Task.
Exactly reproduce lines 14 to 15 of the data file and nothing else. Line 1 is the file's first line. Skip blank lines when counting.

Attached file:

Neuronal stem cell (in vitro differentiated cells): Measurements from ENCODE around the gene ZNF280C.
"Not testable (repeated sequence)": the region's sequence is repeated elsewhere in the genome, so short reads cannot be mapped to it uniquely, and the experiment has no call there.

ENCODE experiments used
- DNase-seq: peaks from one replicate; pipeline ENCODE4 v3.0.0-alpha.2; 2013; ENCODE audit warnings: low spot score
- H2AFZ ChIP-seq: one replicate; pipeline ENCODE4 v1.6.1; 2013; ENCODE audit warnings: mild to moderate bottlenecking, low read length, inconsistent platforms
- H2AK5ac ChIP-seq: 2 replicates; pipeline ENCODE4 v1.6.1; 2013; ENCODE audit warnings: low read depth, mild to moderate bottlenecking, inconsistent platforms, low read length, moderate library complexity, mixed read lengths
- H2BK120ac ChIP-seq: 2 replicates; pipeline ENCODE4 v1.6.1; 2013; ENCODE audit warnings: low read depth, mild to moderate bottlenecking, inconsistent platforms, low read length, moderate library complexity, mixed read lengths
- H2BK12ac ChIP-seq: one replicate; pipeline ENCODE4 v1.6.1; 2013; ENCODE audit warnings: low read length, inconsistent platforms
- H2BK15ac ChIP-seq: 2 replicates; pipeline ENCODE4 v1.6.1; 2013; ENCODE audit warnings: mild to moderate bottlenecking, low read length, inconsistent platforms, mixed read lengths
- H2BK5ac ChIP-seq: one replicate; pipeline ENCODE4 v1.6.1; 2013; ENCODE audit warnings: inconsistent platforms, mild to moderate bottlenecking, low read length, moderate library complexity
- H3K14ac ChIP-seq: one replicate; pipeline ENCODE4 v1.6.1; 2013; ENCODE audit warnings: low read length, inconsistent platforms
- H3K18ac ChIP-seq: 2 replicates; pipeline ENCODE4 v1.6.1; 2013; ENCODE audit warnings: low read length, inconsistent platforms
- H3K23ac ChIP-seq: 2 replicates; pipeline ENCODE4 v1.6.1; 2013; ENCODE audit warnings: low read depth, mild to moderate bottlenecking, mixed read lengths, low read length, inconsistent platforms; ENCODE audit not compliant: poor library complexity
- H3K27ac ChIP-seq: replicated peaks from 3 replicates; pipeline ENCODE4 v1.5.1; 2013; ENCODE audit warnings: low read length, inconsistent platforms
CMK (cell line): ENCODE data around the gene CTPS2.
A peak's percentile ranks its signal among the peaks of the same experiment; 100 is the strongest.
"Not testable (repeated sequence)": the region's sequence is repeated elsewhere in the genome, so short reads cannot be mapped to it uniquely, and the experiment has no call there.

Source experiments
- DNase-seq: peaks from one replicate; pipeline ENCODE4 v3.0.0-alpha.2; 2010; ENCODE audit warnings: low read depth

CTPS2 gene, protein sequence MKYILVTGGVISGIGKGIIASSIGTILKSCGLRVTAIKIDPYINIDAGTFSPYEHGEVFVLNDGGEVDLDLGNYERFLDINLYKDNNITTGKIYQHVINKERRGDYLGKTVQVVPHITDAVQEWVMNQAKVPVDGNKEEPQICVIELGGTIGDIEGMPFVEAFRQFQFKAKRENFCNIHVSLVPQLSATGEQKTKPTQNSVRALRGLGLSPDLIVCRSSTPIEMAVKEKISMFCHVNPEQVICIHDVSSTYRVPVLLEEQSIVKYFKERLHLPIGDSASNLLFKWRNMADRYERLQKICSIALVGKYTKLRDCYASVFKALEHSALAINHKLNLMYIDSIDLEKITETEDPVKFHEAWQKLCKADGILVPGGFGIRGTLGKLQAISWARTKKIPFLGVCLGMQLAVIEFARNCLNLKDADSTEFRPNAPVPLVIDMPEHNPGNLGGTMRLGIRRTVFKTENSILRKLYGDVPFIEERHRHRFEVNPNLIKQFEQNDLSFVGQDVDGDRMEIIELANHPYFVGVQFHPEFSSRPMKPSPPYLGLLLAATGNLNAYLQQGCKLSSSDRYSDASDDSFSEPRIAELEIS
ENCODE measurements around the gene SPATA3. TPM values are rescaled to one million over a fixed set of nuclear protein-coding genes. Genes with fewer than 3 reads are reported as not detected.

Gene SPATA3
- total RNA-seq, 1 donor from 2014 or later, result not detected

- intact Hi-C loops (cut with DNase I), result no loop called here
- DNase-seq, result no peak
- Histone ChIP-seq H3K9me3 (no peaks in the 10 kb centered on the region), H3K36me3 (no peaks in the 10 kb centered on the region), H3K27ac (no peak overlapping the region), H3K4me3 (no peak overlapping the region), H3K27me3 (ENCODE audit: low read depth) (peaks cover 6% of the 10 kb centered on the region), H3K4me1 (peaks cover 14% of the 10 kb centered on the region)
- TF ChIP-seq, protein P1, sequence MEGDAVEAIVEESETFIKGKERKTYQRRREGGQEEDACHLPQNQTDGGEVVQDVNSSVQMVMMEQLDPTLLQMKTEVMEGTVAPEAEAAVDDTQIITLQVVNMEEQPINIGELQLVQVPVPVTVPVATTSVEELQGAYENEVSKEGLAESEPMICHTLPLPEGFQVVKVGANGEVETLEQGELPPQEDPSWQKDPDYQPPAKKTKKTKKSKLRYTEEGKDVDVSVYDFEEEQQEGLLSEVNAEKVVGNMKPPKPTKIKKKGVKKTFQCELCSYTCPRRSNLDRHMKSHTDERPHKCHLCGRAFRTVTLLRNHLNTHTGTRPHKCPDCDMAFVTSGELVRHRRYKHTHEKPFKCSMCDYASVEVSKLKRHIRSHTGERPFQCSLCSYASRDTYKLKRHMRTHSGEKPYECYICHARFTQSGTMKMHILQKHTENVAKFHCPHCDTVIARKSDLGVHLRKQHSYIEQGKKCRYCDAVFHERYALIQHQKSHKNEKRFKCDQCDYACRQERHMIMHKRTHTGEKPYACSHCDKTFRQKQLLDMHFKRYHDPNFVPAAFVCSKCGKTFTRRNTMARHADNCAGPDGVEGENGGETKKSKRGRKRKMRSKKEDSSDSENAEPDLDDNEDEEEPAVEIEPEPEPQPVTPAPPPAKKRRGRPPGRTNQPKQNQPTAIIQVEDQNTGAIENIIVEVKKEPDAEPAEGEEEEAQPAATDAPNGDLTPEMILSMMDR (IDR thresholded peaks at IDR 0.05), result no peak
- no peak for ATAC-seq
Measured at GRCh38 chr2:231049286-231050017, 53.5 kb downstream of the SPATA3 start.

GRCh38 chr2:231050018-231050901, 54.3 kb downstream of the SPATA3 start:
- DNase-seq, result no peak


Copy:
- H3K27ac ChIP-seq: replicated peaks from 3 replicates; pipeline ENCODE4 v1.5.1; 2013; ENCODE audit warnings: low read length, inconsistent platforms
CMK (cell line): ENCODE data around the gene CTPS2.